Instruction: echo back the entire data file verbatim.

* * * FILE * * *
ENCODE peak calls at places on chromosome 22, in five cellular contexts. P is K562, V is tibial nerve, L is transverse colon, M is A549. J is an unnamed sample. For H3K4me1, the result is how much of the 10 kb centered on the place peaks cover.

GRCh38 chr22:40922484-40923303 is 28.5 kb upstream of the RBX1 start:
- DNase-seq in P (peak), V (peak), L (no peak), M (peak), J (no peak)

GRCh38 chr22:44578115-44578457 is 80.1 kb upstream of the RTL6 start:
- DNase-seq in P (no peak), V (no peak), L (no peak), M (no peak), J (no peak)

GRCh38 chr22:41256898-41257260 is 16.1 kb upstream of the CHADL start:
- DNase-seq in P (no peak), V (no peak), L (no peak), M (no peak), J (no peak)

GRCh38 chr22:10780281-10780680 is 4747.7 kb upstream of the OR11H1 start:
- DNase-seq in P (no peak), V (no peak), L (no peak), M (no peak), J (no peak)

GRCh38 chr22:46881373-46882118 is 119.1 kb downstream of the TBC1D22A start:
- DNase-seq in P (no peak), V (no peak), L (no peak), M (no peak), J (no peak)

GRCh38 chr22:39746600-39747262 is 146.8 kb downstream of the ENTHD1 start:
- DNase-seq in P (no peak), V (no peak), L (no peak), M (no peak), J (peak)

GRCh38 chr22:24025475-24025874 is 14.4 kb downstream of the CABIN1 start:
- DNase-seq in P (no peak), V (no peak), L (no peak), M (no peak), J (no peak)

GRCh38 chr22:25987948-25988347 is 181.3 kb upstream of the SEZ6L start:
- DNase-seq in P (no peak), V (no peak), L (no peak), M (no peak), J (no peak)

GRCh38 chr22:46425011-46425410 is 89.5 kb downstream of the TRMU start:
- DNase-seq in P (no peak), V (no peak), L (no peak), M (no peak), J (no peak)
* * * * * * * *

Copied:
ENCODE peak calls at places on chromosome 22, in five cellular contexts. P is K562, V is tibial nerve, L is transverse colon, M is A549. J is an unnamed sample. For H3K4me1, the result is how much of the 10 kb centered on the place peaks cover.

GRCh38 chr22:40922484-40923303 is 28.5 kb upstream of the RBX1 start:
- DNase-seq in P (peak), V (peak), L (no peak), M (peak), J (no peak)

GRCh38 chr22:44578115-44578457 is 80.1 kb upstream of the RTL6 start:
- DNase-seq in P (no peak), V (no peak), L (no peak), M (no peak), J (no peak)

GRCh38 chr22:41256898-41257260 is 16.1 kb upstream of the CHADL start:
- DNase-seq in P (no peak), V (no peak), L (no peak), M (no peak), J (no peak)

GRCh38 chr22:10780281-10780680 is 4747.7 kb upstream of the OR11H1 start:
- DNase-seq in P (no peak), V (no peak), L (no peak), M (no peak), J (no peak)

GRCh38 chr22:46881373-46882118 is 119.1 kb downstream of the TBC1D22A start:
- DNase-seq in P (no peak), V (no peak), L (no peak), M (no peak), J (no peak)

GRCh38 chr22:39746600-39747262 is 146.8 kb downstream of the ENTHD1 start:
- DNase-seq in P (no peak), V (no peak), L (no peak), M (no peak), J (peak)

GRCh38 chr22:24025475-24025874 is 14.4 kb downstream of the CABIN1 start:
- DNase-seq in P (no peak), V (no peak), L (no peak), M (no peak), J (no peak)

GRCh38 chr22:25987948-25988347 is 181.3 kb upstream of the SEZ6L start:
- DNase-seq in P (no peak), V (no peak), L (no peak), M (no peak), J (no peak)

GRCh38 chr22:46425011-46425410 is 89.5 kb downstream of the TRMU start:
- DNase-seq in P (no peak), V (no peak), L (no peak), M (no peak), J (no peak)